Getting Real About Gear

I didn’t expect to be so heavily into needing to make gear and equipment decisions this early on. It’s beginning to feel like my wax rubbing Kickstarter. Never heard of that? It was going to be the small Kickstarter that showed I am earnest and will deliver before branching out on bigger ones. Of all my many and various ideas, it might have been the most difficult to reward supporters, so it probably wasn’t the place to start.

The plus was that I learned a lot of what people learn on a first project, even though I never submitted it. I tried some experimental alternative products, read up on doing a successful Kickstarter, spent more money than I planned to ask for in the first place, then read something that advised to ask for enough money to be taken seriously. I could revisit and revise it sometime in the future, but I have a more timely and more important idea I think.

It’s video-riding project that’s jumped to the forefront. That might seem odd at first. I have an aversion to being on screen, especially if I have to talk. I like being behind the camera. I have things to say, but I have trouble bringing me along with all my ideas.

Staying mostly in my comfort zone works for the project, but it’s a big challenge for the kickstarter video. Not only am I camera shy, I’m also really intimidated by the extraordinary professional level of talent and expertise in some of the Kickstarters. Finding where I fit among the likes of them is intimidating. But, then there’s the potato salad guy. Kudos to him BTW. Supporters had fun and everybody got what they expected, or more, and some people got fed. I hope there’s a place for me, for us, somewhere in there. I think we have a solid idea with a good purpose and I know we have strong commitment. It should be fun for supporters too.

My vision for this project was that, at its lowest level, a small Kickstarter would make a big difference to the base project, and it might even fund the ultimate goal. That’s still the hope, in part. But with the pandemic there have been so many changes. My MO for buying equipment has gone awry. I am most often the antithesis of an early adopter. Early adopters are great because they fund R&D, but I’m your original clearance section girl. I ride the bike that’s high on value per dollar. I don’t know what I would ride if money were no object, but I am very comfortable not riding the bike that is the biggest target for someone to steal. If I have the latest anything, the store was going out of business, or it was one of those rare things that I wanted or needed enough to pay early adopter money. I was the first person among my user group to buy a particular model of Garmin once, and then took all the smart people who bought it next as confirmation I made a good choice. I can’t think of another time I spent new release money on anything. On the whole, I’m not looking for the cool factor. I used my last bike seat until the leather was streamering and the gel was oozing. Literally.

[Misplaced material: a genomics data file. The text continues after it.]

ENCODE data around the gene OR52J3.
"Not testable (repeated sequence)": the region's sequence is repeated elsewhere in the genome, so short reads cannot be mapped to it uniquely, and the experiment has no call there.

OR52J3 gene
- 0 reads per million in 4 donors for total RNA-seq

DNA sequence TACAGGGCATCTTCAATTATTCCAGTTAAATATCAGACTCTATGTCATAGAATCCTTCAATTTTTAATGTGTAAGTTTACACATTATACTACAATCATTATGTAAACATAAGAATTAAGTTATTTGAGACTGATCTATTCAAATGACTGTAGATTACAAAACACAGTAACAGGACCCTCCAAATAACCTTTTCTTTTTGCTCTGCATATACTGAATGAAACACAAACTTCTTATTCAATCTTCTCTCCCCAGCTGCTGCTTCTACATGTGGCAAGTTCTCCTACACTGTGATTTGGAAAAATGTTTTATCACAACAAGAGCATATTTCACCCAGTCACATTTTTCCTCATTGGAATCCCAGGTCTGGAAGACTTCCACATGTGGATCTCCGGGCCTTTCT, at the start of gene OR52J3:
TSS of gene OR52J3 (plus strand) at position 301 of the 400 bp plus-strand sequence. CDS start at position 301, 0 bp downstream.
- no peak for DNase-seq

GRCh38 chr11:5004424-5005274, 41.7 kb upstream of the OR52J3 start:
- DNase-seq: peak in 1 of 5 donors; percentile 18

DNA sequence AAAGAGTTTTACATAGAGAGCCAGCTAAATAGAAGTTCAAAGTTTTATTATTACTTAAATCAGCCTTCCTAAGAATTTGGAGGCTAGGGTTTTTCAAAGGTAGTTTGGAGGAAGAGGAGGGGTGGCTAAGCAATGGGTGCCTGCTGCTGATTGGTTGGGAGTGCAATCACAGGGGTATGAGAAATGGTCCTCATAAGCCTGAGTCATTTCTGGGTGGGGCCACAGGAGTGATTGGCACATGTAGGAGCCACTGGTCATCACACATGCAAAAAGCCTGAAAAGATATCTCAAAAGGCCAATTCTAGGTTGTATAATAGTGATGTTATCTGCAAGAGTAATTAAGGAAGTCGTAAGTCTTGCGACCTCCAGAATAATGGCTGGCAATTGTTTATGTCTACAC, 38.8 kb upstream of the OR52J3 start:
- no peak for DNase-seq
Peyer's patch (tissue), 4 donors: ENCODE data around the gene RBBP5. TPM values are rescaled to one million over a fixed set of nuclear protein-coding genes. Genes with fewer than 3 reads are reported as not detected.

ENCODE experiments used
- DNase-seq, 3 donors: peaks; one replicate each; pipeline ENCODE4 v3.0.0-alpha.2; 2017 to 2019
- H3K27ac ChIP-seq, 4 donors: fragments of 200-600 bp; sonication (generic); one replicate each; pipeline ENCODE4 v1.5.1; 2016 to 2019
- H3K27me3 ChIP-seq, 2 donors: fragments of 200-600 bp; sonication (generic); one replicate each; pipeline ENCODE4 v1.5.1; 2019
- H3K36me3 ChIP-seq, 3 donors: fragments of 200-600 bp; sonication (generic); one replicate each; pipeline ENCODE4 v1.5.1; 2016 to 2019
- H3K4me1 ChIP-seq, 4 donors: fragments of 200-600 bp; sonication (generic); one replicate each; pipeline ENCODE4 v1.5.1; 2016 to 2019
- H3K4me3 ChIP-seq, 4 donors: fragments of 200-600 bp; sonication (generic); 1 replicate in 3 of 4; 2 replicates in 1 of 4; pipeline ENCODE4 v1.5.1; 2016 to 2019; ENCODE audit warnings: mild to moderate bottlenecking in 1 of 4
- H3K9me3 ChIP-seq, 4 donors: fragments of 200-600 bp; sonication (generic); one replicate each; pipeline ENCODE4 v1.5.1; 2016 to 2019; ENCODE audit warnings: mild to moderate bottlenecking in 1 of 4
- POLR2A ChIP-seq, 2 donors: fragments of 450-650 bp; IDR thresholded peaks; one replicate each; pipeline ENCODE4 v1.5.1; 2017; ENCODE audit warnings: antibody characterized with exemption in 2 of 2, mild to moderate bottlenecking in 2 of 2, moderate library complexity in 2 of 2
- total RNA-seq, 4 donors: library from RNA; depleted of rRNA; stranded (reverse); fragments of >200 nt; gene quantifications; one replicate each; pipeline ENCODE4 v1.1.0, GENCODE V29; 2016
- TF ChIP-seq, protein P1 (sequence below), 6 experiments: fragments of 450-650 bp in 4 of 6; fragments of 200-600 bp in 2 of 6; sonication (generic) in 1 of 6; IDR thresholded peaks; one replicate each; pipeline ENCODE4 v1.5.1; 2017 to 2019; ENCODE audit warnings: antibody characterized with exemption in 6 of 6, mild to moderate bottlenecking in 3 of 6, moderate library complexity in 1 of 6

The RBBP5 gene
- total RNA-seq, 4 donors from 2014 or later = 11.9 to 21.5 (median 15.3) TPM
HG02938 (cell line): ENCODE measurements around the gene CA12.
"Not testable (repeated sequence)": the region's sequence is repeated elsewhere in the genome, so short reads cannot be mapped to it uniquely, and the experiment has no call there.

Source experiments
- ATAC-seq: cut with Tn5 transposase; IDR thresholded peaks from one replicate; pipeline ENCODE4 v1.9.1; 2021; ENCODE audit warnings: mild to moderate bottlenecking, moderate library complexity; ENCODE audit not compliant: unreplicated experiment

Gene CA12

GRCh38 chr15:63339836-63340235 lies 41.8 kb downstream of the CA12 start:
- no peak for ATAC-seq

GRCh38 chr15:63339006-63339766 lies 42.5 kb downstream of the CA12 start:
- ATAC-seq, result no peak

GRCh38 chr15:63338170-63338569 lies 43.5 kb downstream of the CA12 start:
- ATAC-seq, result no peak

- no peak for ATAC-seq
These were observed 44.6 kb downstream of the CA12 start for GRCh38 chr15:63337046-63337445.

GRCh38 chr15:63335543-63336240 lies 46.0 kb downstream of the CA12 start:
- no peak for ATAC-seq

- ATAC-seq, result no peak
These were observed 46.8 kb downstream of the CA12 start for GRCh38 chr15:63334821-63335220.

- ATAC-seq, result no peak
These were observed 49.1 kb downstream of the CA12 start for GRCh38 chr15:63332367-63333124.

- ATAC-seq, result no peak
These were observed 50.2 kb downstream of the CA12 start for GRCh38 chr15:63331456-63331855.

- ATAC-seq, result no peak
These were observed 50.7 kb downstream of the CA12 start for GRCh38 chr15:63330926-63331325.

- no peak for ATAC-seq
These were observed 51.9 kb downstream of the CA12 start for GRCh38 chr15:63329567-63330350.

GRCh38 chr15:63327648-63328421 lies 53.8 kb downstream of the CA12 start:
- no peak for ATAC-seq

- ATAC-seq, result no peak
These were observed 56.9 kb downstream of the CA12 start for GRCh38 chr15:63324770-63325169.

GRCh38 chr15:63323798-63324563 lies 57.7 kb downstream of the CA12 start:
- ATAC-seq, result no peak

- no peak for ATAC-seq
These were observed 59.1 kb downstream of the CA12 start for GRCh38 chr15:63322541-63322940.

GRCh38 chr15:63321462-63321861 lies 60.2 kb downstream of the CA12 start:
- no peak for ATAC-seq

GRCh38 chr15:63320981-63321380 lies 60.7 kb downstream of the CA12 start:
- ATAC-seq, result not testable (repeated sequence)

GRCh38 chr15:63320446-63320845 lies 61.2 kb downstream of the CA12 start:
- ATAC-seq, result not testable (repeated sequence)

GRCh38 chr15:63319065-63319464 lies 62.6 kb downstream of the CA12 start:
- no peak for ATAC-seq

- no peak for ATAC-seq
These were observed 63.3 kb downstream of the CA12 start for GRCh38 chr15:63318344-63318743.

But, the age of our gear in miles caught us as unprepared as the pandemic and both have thrown a wrench in my normal purchasing habits. I just had a near overhaul and Russ is due for a complete overhaul. His crank has been damaged for some time, and he’s been putting it back together with Loctite every now and then for 2 or 3 years. He wasn’t riding so much and it stayed long enough for him to forget about it, so it was a real surprise when his pedal arm fell off mid-stroke recently. He took it to the shop where I’ve bought family bicycles for three generations. The repair estimate put the cost up around the range where you make the repair or replace decision, (a decision that comes at a lower price point when you ride an inexpensive bike). But, the shop sold out big time when hitting the trails was the only pandemic possible cure for cabin fever. They didn’t have a new bike for Russ’ extra tall needs. Some shops said that extra-large was the frame size that was still around, but of course, they’re not more plentiful than they ever were. They’re just still around in some places for the same reason they were hard to find in the first place. Not many people are 6″6″.

So, every gear decision is colored by what is available now at today’s prices.

Training Tuesday

As I train to be able to make a full century ride twice a week beginning on, or near, the first of the year, here is where I’ll update my progress every week on Training Tuesday.